People - Richard Lilien

Reprinted from PN/Paraplegia News September 2017

Richard “The Hammer” Lilien was hitting it extra hard at the gym earlier this year as he prepared for the competition of his life at May’s National Veterans Golden Age Games.

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Meet “The Hammer”

Richard “The Hammer” Lilien was hitting it extra hard at the gym earlier this year as he prepared for the competition of his life at May’s National Veterans Golden Age Games. The 90-year-old’s nickname didn’t come from his workout regiment, though. It came thanks to his impressive driving skills. 

“At 75, I could hit a golf ball farther than any of those youngsters at the golf course,” says Lilien, a World War II Army veteran. “They were so impressed, they started calling me ‘The Hammer,’ and it stuck.”

A quadriplegic after a fall four years ago, Lilien lives full-time in the spinal-cord injury center at the James A. Haley Veterans’ Hospital in Tampa, Fla. Earlier this year, Lilien and 21 other senior veterans from Tampa started training daily for the May 7-11 Games in Biloxi, Miss., but he encountered a problem. Lilien didn’t have the money he needed to take on this ultimate athletic challenge. Perseverance paid off. 

Aiming For Gold

The National Veterans Golden Age Games are the premier senior adaptive rehabilitation program in the United States. It’s the only national multi-event sports and recreational competition program designed to improve the quality of life for all older veterans, including those with a wide range of abilities and disabilities. It includes 19 sports ranging from archery and golf to competitive swimming. More than 850 veteran athletes from more than 40 states participated in the 2017 Games, which are open to veterans age 55 or older who receive health care from the Department of Veterans Affairs (VA). The goal is to encourage older vets to exhibit sportsmanship, dedication, leadership and an active lifestyle year-round.

“At Haley, we honor our veterans and their enormous efforts to constantly strive for ways to express their exceptional courage and desire to rise above and beyond,” says Kevin T. White, MD, chief of Haley’s Michael Bilirakis DVA Spinal Cord Injury Center.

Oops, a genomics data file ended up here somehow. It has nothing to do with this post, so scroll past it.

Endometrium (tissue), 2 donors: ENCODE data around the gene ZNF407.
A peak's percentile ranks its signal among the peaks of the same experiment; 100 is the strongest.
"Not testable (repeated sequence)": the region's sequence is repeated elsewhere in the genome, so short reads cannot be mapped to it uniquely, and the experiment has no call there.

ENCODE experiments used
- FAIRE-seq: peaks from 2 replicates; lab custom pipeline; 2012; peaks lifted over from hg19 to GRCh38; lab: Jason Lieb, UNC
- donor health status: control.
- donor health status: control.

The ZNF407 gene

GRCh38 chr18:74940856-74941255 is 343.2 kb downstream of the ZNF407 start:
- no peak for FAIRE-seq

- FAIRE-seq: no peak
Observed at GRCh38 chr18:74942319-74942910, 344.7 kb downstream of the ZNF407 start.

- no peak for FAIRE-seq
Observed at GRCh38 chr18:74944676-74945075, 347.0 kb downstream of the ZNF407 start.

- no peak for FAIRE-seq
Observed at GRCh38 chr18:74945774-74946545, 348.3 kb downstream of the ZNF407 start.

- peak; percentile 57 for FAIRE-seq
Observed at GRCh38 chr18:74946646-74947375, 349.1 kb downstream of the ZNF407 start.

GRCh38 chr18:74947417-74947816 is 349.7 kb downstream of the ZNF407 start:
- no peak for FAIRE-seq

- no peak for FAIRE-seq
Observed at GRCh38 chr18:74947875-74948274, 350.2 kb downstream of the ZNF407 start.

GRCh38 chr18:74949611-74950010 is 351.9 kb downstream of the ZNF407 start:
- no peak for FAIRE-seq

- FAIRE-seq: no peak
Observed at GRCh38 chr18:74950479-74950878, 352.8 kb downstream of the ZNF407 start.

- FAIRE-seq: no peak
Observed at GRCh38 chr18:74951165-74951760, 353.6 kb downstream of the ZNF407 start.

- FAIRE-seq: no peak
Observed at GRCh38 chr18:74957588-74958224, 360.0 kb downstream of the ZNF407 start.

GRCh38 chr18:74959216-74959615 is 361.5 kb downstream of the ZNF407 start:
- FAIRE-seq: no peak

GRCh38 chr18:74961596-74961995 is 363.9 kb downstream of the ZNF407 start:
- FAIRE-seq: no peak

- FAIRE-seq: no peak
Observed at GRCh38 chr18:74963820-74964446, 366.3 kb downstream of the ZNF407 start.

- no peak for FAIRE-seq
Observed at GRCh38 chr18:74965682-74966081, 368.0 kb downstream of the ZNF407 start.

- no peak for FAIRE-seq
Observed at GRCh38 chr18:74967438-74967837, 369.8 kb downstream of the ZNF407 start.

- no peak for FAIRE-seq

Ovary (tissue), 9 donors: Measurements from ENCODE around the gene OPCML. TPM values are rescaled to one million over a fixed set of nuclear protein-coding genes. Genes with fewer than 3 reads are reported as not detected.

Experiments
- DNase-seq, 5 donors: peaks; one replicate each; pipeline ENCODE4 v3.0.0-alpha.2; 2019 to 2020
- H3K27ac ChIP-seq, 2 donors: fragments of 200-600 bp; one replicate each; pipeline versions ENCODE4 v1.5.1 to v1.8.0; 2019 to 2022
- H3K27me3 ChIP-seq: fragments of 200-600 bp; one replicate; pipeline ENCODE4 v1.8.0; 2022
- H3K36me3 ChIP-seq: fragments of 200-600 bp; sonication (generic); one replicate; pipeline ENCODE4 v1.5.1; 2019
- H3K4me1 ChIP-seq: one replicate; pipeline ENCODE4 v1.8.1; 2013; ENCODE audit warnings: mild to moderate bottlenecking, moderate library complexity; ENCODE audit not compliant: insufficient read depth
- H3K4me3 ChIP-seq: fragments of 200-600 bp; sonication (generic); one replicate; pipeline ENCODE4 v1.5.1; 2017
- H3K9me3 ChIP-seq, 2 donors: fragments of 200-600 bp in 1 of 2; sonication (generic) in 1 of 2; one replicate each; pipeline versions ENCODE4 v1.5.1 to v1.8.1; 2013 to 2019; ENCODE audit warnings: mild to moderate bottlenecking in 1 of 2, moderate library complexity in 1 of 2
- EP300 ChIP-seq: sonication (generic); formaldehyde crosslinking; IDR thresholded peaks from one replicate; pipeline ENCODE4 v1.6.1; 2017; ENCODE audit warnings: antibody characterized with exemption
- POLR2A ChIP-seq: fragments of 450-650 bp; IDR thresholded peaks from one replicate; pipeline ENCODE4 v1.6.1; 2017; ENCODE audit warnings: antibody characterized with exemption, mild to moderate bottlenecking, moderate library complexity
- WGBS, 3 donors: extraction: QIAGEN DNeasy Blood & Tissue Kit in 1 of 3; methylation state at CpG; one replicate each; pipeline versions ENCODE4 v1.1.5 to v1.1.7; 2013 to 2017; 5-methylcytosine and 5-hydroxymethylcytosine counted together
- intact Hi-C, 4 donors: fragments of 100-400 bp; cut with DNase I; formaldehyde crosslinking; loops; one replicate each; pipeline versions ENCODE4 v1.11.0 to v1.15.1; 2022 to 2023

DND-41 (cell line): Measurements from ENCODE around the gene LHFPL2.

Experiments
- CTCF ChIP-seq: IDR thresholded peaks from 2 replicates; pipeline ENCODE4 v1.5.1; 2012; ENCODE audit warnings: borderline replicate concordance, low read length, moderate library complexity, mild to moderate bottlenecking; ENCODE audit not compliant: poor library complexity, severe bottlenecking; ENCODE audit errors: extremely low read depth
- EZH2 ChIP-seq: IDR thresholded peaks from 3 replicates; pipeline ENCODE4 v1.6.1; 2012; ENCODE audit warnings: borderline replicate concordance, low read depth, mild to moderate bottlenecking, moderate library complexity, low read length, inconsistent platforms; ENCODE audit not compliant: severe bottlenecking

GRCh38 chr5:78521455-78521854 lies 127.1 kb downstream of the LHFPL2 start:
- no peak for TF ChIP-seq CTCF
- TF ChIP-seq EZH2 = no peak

The Games featured a health and wellness exposition offering the athletes a better experience. The exposition promoted the motto of “Fitness for Life” for senior veterans. Veterans received an interactive opportunity to sample various demonstrations, displays and products that can help them maintain active lifestyles. Lilien’s first competition was in 2016 in Detroit, where he won three medals. The VA paid for that initial trip, but veterans must pay for subsequent competitions. This year, he was seeking sponsors to defray the $2,600 cost for himself and his caregiver. 

With help from his Tampa team, Lilien set up a GoFundMe account one month before he departed for Biloxi. It was a success. He raised enough money and even had extra to help a few of the Tampa vets who were lacking funds. During the Games, Lilien competed in boccia, shuffleboard, bowling and air rifle. Proudly, he brought home gold in all four events.

“Winning gold is the dream for all these athletes, however, only a few will bring one back,” says Bernadette Hoffman, Haley recreational therapist and veterans’ coach. “But along the way, they will form new friendships, overcome personal obstacles and become mentally and physically stronger than they were before.”

Trip Of A Lifetime

A successful real estate executive from Naples, Fla., Lilien never imagined he would end up paralyzed and in a wheelchair.

“I took an accidental combination of a prescribed pain medication for a foot injury, along with my usual late-afternoon martini,” Lilien says. “It caused me to black out, fall on my head, and it broke my neck.”

Attending the Games at Keesler Air Force Base in Biloxi was a special added treat. Lilien was stationed there in 1944 and 1945. He also had a chance to visit the World War II museum in New Orleans.

“It was the trip of a lifetime,” says Lilien.

For more information on the National Veterans Golden Age Games, visit

Mike Merino works in the spinal-cord injury administrative office at the James A. Haley Veterans’ Hospital in Tampa, Fla.


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